Houston singer Jesse Lockett was playing regularly in the clubs of Houston's Third Ward during the 1940's, even issuing four 45s that shows a very convincing Texas blues belter. He had previously recorded half a track (unfortunately cut short by probably technical problems) in 1939 for John Lomax while he was serving a prison sentence at the Brazorias Penitentiary. The track is an excellent country blues where Jesse plays an unmistakable Texas guitar style. Local newspaper The Houston Informer wrote on July 31, 1943, that "Jesse Lockett, the blues shouter and composer, has returned to the Lincoln Theatre stage show after filling an engagement at the exclusive ofay nitery on the outskirts of town. Returning on the zoom, Lockett has knocked up some more of his low down numbers and (is) really blowing his tops.". And his last single, issued in January 1949, is also reported in the same paper by columnist  John "Sid" Thompson with some laudatory comments: “Jesse Lockett, hefty blues singer, who is a native Houstonian, has returned to the city from California, where he went to cut a few records. Jesse is still doing the blues and his latest, which should get somewhere, is 'Run Little Rabbit Run' (sic ). A catchy tune with lots of blues tempo it still has a bit of be-bop. Have him sing it when you see him.” Elsewhere in the column, Sid notes the presence of an out-of-town band, Will Rowland, but doesn't specify that they were the backing band on "Rabbit": “Listen to the traveling band of Will Rowland, who came to Houston via Beaumont from Los Angeles. A seven piece combo, the band did jump a little but not in the class of recent small bands heard here. One of those fine girls (of the Jane Russell type). Elsie Jones, entertained with the group.”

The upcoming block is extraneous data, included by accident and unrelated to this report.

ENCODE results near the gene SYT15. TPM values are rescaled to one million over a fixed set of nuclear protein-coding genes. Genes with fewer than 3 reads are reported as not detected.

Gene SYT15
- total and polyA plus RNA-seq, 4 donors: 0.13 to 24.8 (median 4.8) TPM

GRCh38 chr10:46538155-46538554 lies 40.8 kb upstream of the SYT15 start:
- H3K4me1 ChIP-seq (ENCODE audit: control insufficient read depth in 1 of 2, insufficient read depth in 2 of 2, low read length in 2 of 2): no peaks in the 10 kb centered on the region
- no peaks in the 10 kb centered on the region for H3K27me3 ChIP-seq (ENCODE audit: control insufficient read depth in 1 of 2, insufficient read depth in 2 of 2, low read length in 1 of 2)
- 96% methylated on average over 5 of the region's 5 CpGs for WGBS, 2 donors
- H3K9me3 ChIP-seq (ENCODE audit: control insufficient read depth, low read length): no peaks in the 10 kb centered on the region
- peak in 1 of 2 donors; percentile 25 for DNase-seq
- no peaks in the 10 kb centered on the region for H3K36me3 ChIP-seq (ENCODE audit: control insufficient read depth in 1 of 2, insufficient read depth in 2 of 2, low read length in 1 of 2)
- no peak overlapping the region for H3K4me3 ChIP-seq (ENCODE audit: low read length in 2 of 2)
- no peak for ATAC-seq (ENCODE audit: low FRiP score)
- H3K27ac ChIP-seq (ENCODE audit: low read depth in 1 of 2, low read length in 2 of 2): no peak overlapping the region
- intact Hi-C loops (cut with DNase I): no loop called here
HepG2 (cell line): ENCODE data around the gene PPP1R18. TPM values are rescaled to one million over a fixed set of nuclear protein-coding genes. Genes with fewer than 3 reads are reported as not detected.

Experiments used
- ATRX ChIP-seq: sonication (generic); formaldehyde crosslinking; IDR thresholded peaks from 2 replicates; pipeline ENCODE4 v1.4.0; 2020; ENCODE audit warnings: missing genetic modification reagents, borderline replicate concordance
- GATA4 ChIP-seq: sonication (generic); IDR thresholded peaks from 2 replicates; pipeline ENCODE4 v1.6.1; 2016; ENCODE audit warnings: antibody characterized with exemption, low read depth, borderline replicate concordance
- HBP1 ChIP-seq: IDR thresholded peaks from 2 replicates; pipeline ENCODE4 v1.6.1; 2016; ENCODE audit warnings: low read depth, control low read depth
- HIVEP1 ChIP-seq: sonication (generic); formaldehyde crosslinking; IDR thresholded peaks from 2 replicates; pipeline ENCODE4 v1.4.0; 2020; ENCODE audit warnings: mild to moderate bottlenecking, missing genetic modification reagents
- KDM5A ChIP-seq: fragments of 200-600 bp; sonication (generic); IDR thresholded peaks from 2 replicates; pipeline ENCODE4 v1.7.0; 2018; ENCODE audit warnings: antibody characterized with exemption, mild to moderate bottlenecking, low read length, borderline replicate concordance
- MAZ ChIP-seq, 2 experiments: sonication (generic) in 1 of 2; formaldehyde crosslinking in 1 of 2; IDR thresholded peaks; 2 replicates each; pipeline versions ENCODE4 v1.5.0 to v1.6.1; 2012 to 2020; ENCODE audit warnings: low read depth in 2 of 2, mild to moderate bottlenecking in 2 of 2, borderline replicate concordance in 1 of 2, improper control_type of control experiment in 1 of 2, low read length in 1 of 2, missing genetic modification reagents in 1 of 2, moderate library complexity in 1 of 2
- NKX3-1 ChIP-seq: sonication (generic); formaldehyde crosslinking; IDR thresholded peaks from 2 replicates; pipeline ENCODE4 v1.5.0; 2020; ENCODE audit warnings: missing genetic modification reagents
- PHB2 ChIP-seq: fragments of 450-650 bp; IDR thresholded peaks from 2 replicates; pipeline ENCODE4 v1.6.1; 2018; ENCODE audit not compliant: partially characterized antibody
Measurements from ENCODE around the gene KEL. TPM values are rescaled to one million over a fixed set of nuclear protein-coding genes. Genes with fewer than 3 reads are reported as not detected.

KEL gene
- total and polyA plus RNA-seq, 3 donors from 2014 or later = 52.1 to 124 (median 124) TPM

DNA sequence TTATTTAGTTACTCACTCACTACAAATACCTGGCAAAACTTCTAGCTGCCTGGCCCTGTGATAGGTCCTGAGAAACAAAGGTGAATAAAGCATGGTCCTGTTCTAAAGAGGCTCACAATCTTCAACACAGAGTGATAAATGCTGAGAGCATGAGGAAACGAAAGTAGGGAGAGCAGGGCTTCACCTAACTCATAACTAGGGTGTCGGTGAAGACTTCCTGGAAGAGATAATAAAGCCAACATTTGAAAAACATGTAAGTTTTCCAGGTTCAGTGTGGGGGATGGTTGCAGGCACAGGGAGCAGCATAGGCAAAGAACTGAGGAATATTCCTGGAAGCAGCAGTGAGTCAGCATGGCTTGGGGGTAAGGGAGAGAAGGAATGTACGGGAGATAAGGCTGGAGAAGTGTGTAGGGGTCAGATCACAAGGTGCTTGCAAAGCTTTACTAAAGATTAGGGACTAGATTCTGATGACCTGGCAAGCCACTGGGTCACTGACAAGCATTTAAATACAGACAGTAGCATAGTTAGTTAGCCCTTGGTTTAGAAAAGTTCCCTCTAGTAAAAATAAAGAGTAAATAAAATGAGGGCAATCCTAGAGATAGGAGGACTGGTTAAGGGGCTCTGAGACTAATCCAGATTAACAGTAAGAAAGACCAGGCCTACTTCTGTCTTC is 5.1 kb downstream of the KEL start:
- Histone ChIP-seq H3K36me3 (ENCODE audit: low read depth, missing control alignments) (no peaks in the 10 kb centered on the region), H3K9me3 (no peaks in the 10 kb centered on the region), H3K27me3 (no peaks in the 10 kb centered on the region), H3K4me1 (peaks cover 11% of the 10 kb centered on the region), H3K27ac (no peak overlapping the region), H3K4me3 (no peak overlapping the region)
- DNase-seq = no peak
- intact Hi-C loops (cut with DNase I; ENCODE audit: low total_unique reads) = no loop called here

We have unfortunately no idea of the whereabouts of Jesse Lockett who seems to have vanished during the early 50's. We have been able to gather all his recordings minus one title (Blacker the berry).
            A lot of thanks to Cesare Malagodi, the excellent blog about Texas records labels Wired for Sound and the late Roy C. Ames with whom we had quite a long correspondance during the 1970's.
                                                                       Gérard HERZHAFT



TEXAS BLUES/ Volume 7
CALVIN "LOUDMOUTH" JOHNSON, vcl/g; D. C. Bender, g; bs; dms. Houston, Tx. March 1964
01. Lien on your body 1964
02. Unsatisfied mind 1964
Calvin "Loudmouth" Johnson, vcl/g/hca; band. Houston, Tx. 23 June 1965
03. Lost you baby
Calvin "Loudmouth" Johnson, vcl/g/hca; Johnny Winter, g; band. Houston, Tx. 17 May 1967
04. Lien on your body (Mortgage on your soul)
05. Unsatisfied mind 1967
06. Late on blues
07. They call me Loudmouth
08. Once I had a woman
09. Take my choice
10. Unwelcome in your town